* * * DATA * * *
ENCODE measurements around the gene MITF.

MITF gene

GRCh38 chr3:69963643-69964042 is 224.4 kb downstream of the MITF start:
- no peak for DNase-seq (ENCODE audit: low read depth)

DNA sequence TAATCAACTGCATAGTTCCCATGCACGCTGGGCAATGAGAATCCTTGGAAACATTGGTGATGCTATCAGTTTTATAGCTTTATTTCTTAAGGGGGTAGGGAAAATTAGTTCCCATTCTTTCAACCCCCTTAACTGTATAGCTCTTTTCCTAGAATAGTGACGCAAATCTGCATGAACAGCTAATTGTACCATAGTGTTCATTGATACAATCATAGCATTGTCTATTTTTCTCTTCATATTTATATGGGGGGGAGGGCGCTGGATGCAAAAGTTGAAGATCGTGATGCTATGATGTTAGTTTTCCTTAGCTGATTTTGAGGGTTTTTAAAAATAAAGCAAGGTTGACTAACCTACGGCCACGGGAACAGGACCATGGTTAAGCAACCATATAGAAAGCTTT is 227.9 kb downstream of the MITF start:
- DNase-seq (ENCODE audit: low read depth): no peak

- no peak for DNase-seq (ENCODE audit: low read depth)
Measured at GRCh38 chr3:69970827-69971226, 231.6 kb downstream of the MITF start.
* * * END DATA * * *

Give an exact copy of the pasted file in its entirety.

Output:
ENCODE measurements around the gene MITF.

MITF gene

GRCh38 chr3:69963643-69964042 is 224.4 kb downstream of the MITF start:
- no peak for DNase-seq (ENCODE audit: low read depth)

DNA sequence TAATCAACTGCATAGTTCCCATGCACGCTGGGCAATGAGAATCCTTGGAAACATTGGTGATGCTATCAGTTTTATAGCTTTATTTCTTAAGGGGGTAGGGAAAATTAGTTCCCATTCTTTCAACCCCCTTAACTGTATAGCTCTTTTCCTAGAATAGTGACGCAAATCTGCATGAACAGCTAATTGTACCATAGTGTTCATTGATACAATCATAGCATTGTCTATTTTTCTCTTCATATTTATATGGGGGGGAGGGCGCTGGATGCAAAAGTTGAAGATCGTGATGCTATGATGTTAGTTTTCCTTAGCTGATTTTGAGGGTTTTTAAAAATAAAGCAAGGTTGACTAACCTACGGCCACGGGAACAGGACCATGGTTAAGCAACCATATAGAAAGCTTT is 227.9 kb downstream of the MITF start:
- DNase-seq (ENCODE audit: low read depth): no peak

- no peak for DNase-seq (ENCODE audit: low read depth)
Measured at GRCh38 chr3:69970827-69971226, 231.6 kb downstream of the MITF start.